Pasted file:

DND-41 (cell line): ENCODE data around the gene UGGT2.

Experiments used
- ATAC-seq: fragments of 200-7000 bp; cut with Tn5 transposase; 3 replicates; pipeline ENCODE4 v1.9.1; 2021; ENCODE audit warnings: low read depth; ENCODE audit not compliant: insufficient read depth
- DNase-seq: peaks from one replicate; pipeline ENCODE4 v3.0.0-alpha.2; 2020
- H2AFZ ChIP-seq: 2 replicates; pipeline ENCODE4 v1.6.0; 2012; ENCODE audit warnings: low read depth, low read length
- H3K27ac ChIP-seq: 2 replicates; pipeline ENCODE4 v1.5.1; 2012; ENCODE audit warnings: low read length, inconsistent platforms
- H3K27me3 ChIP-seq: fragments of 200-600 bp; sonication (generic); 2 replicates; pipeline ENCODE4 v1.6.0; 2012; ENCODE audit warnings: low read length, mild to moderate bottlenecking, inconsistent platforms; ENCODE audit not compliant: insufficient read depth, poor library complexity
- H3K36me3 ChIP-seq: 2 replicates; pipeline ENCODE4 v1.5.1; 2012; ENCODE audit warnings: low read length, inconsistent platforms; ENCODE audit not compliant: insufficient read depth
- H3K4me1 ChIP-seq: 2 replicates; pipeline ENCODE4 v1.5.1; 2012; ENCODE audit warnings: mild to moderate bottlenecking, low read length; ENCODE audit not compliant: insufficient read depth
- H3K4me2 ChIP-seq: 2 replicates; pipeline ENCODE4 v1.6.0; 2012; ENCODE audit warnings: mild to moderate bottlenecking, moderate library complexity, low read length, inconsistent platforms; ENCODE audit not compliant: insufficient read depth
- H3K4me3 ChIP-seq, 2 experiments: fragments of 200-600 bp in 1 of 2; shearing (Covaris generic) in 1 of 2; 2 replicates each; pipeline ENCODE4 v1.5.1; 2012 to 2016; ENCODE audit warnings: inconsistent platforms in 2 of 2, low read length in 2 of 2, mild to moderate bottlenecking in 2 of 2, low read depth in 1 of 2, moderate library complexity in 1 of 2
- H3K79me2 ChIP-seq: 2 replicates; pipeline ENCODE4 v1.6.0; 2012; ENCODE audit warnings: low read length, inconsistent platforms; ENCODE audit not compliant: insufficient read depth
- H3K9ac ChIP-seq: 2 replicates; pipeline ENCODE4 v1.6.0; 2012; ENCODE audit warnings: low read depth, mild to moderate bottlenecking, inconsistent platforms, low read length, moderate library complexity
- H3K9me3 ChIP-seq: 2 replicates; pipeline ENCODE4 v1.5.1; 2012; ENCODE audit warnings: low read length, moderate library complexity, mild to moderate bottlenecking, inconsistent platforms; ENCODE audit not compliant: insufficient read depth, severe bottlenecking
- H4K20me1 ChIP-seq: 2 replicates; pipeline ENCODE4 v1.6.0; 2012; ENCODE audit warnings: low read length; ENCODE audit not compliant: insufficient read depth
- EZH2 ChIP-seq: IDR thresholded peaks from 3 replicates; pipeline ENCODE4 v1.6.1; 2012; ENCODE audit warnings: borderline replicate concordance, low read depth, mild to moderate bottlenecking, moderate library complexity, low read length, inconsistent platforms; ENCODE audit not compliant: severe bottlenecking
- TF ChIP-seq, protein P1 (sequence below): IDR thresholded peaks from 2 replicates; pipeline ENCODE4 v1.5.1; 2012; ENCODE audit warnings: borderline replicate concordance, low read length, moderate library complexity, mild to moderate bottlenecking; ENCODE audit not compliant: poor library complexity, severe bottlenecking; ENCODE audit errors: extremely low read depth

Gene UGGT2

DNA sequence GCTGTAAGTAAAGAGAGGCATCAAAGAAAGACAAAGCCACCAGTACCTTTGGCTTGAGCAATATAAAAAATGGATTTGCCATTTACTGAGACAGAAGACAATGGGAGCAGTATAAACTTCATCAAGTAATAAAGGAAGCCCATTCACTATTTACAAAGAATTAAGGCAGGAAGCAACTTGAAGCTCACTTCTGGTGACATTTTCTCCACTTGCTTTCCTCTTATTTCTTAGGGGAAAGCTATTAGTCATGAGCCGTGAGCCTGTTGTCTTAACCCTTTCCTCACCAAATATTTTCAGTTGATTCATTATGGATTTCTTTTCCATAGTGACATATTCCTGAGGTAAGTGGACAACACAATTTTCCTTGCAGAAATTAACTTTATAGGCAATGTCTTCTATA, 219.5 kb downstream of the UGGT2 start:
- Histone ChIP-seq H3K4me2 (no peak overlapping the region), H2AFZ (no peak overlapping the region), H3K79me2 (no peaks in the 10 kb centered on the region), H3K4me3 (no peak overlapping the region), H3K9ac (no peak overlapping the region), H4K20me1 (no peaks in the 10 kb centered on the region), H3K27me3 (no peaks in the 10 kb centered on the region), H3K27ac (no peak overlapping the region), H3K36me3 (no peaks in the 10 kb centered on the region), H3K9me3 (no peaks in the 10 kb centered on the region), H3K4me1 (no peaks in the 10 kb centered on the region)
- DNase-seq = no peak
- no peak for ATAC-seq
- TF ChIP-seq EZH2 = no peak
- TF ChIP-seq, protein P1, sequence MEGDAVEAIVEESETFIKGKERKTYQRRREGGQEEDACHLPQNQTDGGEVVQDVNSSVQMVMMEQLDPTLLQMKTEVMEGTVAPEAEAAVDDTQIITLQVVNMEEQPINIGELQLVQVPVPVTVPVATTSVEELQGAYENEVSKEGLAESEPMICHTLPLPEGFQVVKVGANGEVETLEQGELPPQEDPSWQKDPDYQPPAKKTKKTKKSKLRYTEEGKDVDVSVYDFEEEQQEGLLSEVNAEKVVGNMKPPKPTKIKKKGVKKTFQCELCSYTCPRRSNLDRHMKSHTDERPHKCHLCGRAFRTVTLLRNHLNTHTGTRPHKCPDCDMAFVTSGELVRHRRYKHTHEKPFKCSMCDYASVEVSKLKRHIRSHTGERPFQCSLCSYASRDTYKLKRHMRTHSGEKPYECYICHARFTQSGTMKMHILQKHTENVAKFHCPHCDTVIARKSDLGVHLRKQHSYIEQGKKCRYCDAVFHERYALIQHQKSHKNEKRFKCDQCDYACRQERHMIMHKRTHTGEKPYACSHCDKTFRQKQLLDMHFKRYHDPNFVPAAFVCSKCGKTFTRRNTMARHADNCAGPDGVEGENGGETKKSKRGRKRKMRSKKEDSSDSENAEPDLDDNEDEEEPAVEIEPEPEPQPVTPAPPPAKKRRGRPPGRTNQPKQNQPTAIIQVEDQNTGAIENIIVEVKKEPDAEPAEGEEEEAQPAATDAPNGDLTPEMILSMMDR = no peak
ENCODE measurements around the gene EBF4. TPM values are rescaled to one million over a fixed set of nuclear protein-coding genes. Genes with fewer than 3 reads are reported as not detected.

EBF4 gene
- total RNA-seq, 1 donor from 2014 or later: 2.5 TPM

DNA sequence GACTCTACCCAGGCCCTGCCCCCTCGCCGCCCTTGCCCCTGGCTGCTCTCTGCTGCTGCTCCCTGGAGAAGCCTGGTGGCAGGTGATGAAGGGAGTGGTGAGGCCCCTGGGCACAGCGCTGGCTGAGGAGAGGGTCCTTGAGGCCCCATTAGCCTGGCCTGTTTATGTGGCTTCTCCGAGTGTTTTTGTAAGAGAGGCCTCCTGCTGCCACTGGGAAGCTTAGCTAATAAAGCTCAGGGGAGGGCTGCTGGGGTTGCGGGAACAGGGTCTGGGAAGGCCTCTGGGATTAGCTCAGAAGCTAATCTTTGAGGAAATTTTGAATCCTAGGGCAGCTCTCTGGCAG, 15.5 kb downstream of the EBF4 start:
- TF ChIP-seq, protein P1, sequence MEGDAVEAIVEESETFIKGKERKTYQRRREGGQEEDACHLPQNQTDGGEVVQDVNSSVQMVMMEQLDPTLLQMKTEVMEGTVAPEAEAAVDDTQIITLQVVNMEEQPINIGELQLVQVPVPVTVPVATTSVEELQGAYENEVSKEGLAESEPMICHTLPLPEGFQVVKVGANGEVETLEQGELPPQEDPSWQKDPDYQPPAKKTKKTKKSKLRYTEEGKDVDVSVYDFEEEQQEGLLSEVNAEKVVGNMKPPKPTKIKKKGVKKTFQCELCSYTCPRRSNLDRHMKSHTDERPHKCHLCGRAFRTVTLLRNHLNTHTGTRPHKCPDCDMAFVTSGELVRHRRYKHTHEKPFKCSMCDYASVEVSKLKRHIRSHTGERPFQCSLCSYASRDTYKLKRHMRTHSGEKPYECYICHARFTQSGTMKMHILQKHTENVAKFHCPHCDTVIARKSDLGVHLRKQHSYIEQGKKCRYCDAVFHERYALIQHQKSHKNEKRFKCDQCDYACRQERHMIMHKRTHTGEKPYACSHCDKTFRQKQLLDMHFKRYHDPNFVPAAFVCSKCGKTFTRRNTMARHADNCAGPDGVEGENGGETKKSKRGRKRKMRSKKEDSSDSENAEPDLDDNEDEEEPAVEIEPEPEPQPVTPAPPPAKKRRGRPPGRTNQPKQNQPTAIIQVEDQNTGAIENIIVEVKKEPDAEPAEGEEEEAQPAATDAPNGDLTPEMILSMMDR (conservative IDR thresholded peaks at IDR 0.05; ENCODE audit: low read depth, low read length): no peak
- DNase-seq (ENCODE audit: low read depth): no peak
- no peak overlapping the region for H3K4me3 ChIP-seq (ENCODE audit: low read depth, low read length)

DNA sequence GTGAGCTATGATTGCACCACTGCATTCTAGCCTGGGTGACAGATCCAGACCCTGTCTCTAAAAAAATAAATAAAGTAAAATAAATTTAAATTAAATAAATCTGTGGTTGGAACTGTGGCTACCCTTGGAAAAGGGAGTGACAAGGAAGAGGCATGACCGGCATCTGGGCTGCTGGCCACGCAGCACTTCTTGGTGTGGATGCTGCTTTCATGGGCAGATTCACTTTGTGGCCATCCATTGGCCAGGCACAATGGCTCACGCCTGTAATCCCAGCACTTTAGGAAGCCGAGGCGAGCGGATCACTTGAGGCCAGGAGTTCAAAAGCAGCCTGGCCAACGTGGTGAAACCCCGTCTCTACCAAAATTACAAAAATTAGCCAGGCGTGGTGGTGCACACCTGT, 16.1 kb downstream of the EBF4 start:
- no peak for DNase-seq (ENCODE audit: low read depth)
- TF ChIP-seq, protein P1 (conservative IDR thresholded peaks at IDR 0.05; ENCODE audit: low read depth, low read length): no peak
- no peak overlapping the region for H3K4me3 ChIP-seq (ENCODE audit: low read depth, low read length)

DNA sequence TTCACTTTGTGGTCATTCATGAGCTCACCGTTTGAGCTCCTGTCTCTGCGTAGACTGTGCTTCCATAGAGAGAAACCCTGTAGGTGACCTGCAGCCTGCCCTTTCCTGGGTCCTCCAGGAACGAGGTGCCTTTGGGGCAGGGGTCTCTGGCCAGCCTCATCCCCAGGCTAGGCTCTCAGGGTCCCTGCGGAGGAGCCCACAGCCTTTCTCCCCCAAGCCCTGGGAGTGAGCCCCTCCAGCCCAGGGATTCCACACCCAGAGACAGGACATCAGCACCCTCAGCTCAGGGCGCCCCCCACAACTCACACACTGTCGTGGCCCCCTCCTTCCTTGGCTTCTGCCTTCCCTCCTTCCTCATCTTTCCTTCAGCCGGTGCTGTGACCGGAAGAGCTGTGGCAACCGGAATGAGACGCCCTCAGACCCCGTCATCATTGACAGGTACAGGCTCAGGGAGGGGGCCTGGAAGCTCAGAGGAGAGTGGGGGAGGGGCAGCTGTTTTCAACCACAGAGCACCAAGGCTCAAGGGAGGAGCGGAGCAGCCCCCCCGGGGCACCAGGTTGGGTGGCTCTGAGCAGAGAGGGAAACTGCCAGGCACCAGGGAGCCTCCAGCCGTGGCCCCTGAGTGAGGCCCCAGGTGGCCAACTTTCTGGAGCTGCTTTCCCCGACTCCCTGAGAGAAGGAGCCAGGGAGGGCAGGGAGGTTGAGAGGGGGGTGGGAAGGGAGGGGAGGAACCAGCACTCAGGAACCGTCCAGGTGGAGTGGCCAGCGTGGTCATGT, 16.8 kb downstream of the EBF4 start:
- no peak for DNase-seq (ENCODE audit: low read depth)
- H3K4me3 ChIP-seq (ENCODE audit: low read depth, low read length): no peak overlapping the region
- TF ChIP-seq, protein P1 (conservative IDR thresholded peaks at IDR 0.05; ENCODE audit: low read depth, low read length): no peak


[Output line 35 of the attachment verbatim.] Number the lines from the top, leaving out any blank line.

- no peak overlapping the region for H3K4me3 ChIP-seq (ENCODE audit: low read depth, low read length)